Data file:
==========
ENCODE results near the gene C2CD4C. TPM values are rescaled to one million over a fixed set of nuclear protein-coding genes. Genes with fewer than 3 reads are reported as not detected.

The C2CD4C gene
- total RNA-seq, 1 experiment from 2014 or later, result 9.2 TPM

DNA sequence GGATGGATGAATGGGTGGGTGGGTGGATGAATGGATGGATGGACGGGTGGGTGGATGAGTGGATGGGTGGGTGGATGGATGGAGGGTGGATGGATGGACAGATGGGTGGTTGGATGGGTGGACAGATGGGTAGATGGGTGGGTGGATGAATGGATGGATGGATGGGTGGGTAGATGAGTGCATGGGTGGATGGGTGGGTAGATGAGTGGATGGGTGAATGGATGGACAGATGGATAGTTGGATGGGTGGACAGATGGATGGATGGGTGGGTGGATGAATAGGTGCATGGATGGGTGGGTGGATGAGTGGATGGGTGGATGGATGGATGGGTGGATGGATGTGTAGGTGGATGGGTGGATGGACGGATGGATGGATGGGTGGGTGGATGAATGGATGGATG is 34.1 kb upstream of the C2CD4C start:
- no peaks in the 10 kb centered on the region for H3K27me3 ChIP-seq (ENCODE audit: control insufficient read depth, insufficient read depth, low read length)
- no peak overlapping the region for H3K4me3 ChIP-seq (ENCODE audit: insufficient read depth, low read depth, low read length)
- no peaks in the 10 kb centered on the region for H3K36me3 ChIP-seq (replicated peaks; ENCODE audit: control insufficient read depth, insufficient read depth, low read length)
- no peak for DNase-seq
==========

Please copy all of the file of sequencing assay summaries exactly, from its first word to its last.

ENCODE results near the gene C2CD4C. TPM values are rescaled to one million over a fixed set of nuclear protein-coding genes. Genes with fewer than 3 reads are reported as not detected.

The C2CD4C gene
- total RNA-seq, 1 experiment from 2014 or later, result 9.2 TPM

DNA sequence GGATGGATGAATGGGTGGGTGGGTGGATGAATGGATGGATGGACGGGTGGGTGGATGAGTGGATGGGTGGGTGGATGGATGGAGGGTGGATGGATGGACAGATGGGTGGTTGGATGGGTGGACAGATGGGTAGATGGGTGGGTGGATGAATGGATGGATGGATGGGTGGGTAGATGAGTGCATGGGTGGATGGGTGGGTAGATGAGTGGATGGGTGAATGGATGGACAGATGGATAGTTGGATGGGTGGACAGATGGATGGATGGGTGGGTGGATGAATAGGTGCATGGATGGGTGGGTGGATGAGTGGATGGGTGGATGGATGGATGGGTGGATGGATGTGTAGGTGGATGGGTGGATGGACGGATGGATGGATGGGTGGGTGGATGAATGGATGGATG is 34.1 kb upstream of the C2CD4C start:
- no peaks in the 10 kb centered on the region for H3K27me3 ChIP-seq (ENCODE audit: control insufficient read depth, insufficient read depth, low read length)
- no peak overlapping the region for H3K4me3 ChIP-seq (ENCODE audit: insufficient read depth, low read depth, low read length)
- no peaks in the 10 kb centered on the region for H3K36me3 ChIP-seq (replicated peaks; ENCODE audit: control insufficient read depth, insufficient read depth, low read length)
- no peak for DNase-seq